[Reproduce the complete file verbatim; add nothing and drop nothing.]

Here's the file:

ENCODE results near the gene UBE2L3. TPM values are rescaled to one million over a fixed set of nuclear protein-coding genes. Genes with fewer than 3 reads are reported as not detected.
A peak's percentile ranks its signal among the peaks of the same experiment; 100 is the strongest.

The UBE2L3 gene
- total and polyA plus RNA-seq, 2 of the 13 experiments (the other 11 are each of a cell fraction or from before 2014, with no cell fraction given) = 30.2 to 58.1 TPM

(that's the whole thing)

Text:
ENCODE results near the gene UBE2L3. TPM values are rescaled to one million over a fixed set of nuclear protein-coding genes. Genes with fewer than 3 reads are reported as not detected.
A peak's percentile ranks its signal among the peaks of the same experiment; 100 is the strongest.

The UBE2L3 gene
- total and polyA plus RNA-seq, 2 of the 13 experiments (the other 11 are each of a cell fraction or from before 2014, with no cell fraction given) = 30.2 to 58.1 TPM